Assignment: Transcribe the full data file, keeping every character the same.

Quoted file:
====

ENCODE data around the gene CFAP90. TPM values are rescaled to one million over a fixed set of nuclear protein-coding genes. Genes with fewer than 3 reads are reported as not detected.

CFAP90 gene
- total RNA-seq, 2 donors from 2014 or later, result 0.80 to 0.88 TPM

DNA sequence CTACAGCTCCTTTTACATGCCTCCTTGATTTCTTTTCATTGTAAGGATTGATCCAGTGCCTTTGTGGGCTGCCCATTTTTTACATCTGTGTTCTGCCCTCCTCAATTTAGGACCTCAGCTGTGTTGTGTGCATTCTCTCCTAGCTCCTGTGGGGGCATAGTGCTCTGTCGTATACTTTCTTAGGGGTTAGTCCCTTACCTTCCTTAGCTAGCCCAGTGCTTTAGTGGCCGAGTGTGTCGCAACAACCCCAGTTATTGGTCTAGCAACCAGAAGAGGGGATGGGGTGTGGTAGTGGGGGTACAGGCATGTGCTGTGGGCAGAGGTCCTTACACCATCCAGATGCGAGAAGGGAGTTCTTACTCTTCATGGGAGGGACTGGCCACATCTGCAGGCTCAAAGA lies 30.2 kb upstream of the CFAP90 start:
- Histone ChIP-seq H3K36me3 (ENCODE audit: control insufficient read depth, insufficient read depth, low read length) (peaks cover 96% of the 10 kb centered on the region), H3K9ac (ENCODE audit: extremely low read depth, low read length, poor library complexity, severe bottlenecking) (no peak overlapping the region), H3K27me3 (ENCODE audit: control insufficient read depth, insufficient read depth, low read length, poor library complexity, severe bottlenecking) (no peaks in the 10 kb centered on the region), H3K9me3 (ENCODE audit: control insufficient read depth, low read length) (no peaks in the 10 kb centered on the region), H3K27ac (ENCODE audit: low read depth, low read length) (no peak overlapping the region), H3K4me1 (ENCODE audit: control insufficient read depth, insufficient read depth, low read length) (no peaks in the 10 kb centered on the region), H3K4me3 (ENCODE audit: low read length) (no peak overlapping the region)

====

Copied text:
ENCODE data around the gene CFAP90. TPM values are rescaled to one million over a fixed set of nuclear protein-coding genes. Genes with fewer than 3 reads are reported as not detected.

CFAP90 gene
- total RNA-seq, 2 donors from 2014 or later, result 0.80 to 0.88 TPM

DNA sequence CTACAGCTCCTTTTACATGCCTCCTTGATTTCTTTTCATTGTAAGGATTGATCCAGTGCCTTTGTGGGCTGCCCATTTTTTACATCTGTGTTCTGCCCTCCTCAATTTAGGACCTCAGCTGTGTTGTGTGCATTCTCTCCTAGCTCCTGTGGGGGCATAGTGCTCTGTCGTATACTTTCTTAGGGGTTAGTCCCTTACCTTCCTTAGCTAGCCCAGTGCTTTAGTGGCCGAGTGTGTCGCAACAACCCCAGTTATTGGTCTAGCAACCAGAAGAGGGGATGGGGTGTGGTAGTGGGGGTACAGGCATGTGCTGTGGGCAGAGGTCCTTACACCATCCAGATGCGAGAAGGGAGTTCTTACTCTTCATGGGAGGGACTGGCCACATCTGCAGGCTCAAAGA lies 30.2 kb upstream of the CFAP90 start:
- Histone ChIP-seq H3K36me3 (ENCODE audit: control insufficient read depth, insufficient read depth, low read length) (peaks cover 96% of the 10 kb centered on the region), H3K9ac (ENCODE audit: extremely low read depth, low read length, poor library complexity, severe bottlenecking) (no peak overlapping the region), H3K27me3 (ENCODE audit: control insufficient read depth, insufficient read depth, low read length, poor library complexity, severe bottlenecking) (no peaks in the 10 kb centered on the region), H3K9me3 (ENCODE audit: control insufficient read depth, low read length) (no peaks in the 10 kb centered on the region), H3K27ac (ENCODE audit: low read depth, low read length) (no peak overlapping the region), H3K4me1 (ENCODE audit: control insufficient read depth, insufficient read depth, low read length) (no peaks in the 10 kb centered on the region), H3K4me3 (ENCODE audit: low read length) (no peak overlapping the region)